Next was the Health Food Club.
Clementine sprinted down the empty corridors and out the back door of the school. She ran across the basketball court and the soccer field, and turned left past the parking lot to the school gardens.
“No, don’t tell me I missed it…” Clem huffed.
Eaton, who was kneeling to plant the last few seeds, stood up from a small, soon-to-be vegetable garden.
“Oh…” said Eaton, dusting the dirt from his hands. “I didn’t know if you were coming… I heard you were really busy lately and that you needed a break. So I—”
“Who told you that?” Clementine snapped.
“Grace,” Eaton spoke nervously. “She told me during lunch that—”
Clementine had stopped listening. She ground her teeth. “Grace…”
She knew just where to find her. Grace liked to do her homework in the woods behind the school. There was a clearing there, where the old school building used to be. Grace said that nature helped her think.
“Grace!” Clementine roared, ripping through the sanctity of the clearing. “What’s your problem?”
Grace groaned as she closed her textbook, though secretly relieved for the break from Spanish grammar.
“You don’t do that kind of stuff behind people’s back!” Clem continued, pointing a finger in Grace’s face. “Telling people I need a break, who do you think you are?!”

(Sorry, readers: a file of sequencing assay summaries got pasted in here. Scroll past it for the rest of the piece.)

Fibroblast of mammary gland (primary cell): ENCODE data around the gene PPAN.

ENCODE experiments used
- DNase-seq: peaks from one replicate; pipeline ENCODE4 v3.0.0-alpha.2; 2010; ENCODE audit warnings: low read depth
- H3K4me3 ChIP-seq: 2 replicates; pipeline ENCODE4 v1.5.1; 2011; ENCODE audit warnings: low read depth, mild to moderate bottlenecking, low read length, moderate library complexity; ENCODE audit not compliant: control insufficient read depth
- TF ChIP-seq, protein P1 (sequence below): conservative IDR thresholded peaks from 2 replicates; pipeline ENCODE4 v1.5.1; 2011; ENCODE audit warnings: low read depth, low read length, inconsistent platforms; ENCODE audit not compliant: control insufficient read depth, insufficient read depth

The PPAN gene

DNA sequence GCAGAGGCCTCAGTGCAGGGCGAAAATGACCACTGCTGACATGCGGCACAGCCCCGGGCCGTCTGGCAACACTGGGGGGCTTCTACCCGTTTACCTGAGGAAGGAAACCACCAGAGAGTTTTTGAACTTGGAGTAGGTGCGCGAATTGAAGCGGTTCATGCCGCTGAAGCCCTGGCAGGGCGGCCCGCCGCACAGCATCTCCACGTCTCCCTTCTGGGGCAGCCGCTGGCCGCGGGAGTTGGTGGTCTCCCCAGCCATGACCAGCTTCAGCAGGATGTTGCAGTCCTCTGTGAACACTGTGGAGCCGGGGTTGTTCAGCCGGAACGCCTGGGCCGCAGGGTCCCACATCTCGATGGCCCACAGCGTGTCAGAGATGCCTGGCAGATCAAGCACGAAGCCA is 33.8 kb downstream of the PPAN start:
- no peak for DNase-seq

“Calm down, I was just trying to—”
“Don’t say it, Grace, I never asked for your help!”
Grace put her hands up in the air. “Ok, ok. My bad, it won’t happen again. Could you just sit down? Please?”
Clem breathed deeply, parted her wild hair out of her face, and plopped onto the soft green grass.
“I’m sorry,” said Grace. “But what else was I supposed to do? You have a lot of energy, you’re smart and charismatic. You’re a great leader. And I wish I was half the public speaker you are. But you can’t be class president and lead in 10 clubs and volunteer at the soup kitchen and tutor third graders and do Pathfinders and AV and still pick oranges and take care of your siblings and do homework all at the same time… It’s insane!”
Clem was quiet for a while. She was staring at two squirrels chasing each other up and down a tree.
“But I have to…”
“Clementine, you don’t have to be the big sister at school too.”
“You have to take care of number one first or you won’t be able to take care of anyone else.”
Clementine paused again for a long time, then sighed. “You’re right… It is insane. Why are you always right?”
“If only I was…” Grace muttered to herself.
“I guess I don’t have to be class president,” said Clementine, wearily. “I’m sure Adam would take the job from me if I asked him. And I could drop out of the basketball team, I never was very good. And I guess I don’t really need to be in drama club…”
“Yeah, and what about pottery club, you don’t even like potter… Clementine?”
Clementine had fallen asleep, her head resting on Grace’s shoulder.
Grace sighed and reopened her textbook.